Too much information: Links for week ending 8 June 2012

US: Obama order sped up wave of cyberattacks against Iran
The New York Times reports revelations about “Operation Olympic Games”, a US-sponsored cyberattack programme initiated under George Bush and accelerated by President Obama, which targeted Iran’s nuclear facilities. The programme included the development of the Stuxnet worm. Separately this week, Google have announced that it will issue a new warning to users of its email service if it suspects state-sponsored attackers are attempting to compromise their data or computers.
“Operation Olympic Games” | Google

Thailand: Court convicts newspaper director on computer crimes charge
Human Rights Watch reports on a court’s decision in Thailand last week to convict Chiranuch Premchaiporn (the director of online newspaper Prachatai) under Thailand’s Computer Crime Act, for publishing ten comments from anonymous readers which insulted the monarchy. Although the one year prison sentence was suspended, the case still “a criminal conviction for an internet intermediary in a lese majeste case marks a new low in Thailand’s intolerance of free speech”.

South Africa: Campaigners unite against secrecy bill
The Guardian reports on a new campaign to stop South Africa’s proposed new law the Protection of State Information Bill. The campaign has support from human rights lawyers, newspaper editors and Nobel prize-winning writers. The proposed law would impose heavy penalties on whistleblowers and journalists who “possess, leak or publish state secrets”.

ITU regulation reforms leaked
A compilation of all the proposals to amend the International Telecommunication Regulations, the international treaty which activists fear will be redrafted at December’s meeting of the International Telecommunications Union in order to grant governments greater control of the internet, has been leaked to the Internet Governance Project blog. Further analysis of the documents is promised by the coalition of academics who make up the project.

European Blind Union launch campaign for accessible reading materials treaty
Ahead of treaty negotiations to establish exceptions to copyright that would facilitate greater access to reading materials for the blind at the World Intellectual Property Organisation, the European Blind Union have launched a campaign encouraging people to contact EU governments and ask them about their position on the issue.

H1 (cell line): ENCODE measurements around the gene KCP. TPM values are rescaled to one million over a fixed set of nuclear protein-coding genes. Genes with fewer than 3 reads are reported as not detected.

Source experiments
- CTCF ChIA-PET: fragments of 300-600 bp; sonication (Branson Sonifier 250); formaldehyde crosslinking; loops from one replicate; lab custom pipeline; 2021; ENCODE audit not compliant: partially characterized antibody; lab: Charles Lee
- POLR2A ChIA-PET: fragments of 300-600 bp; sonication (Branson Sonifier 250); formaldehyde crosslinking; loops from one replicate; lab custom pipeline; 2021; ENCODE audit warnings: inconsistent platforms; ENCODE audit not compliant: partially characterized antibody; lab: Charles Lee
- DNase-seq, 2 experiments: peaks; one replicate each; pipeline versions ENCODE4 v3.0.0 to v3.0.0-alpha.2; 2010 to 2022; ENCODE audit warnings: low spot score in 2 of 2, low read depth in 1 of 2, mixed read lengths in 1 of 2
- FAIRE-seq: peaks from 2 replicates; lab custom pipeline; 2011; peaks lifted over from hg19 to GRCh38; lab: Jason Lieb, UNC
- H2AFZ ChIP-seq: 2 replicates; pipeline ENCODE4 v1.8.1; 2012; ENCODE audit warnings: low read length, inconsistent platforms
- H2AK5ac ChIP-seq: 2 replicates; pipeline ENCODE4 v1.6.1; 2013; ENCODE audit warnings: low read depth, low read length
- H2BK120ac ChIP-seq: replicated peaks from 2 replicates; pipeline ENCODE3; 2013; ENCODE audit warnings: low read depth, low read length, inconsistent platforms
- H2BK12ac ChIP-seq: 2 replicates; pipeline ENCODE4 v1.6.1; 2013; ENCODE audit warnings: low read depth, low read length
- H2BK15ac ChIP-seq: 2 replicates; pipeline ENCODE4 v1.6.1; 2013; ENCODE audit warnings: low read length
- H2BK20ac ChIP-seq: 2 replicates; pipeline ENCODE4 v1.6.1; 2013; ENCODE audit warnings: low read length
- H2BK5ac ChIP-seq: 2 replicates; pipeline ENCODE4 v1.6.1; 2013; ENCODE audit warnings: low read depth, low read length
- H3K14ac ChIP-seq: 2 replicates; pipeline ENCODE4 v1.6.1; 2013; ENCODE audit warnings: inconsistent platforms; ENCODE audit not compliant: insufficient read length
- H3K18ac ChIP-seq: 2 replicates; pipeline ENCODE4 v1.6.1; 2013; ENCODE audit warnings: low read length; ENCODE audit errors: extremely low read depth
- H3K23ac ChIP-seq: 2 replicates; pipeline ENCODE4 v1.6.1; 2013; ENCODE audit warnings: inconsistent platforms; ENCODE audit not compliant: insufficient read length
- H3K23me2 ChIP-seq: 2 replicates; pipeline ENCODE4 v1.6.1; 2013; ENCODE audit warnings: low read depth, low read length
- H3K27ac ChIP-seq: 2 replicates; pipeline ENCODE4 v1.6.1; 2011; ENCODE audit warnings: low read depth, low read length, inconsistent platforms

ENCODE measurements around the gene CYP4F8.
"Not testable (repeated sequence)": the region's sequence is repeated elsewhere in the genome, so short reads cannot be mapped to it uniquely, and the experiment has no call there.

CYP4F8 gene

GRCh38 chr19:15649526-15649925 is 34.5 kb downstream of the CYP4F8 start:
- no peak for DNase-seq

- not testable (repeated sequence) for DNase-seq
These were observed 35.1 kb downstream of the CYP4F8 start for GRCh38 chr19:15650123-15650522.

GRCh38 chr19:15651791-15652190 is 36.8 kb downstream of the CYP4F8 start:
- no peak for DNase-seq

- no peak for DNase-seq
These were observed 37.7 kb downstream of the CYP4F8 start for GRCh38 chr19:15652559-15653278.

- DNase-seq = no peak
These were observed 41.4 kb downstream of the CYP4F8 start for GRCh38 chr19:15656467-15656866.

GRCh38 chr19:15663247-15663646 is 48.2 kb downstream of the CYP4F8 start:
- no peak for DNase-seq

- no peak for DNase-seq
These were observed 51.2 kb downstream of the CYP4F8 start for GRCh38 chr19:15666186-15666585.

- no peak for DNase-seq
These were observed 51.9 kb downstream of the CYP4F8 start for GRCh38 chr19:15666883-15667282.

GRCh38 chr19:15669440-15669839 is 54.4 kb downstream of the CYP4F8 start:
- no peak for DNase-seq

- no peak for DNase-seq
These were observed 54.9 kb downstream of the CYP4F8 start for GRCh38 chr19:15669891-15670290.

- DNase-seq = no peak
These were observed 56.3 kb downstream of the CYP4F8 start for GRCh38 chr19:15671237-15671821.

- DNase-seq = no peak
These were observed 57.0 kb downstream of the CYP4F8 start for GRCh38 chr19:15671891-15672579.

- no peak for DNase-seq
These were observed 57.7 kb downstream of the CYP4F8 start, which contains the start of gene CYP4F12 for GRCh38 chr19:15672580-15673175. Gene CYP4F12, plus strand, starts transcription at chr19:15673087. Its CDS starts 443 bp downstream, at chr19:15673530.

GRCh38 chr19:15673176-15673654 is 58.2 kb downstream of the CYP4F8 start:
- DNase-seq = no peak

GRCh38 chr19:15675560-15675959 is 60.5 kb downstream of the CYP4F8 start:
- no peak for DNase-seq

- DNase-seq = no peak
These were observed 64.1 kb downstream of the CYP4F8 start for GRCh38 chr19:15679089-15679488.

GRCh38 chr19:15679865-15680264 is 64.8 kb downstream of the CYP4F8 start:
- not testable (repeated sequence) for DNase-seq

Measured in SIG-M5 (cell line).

The spy who came in from the code
This feature for Columbia Journalism Review explores how journalists working with dissidents in the Middle East have been slow to react to the growing sophistication of surveillance technology, putting their sources at risk by failing to adopt appropriate information security measures.

On Avaaz
Jillian York outlines why she does not donate to the campaigns group Avaaz, in this detailed post critiquing their position in the human rights and technology community.

The war for India’s internet
Writing for Foreign Policy magazine, Rebecca MacKinnon reports on the growing protests against efforts to censor the internet in India.

What data can and cannot do
A thought-provoking piece by the Open Knowledge Foundation’s Jonathan Gray that attempts to dampen some of the hype surrounding data-driven journalism: “The thought of tethering our reportage, analyses and reflection to chunks of data-given truth is certainly consoling. But the notion that data gives us special direct access to the way things are is – for the most part – a chimera.” The winners of the Global Editors Network and the European Journalism Centre’s Data Journalism Awards, announced last week, provide a glimpse of the state of the art.
Opinion | Awards

Young scientists embrace crowd-funding
A short feature from the New York Times profiling a new crowd-funding platform for scientists and some of the research projects that are emerging from it.

Ten top tools for cause campaigners
A US-focussed list of useful software tools for campaigners.

Video: How do credentials change as education goes online?
A debate between Stanford President John Hennessy and Khan Academy founder Salman Khan about the future of education, filmed at a recent conference in the US.

Video: Witness/Storyful Human Rights Channel
Witness and Storyful have partnered to launch a new human rights video channel on YouTube. The channel features a mix of breaking news, activism videos and under-covered investigations, curated around a selection of human rights stories.

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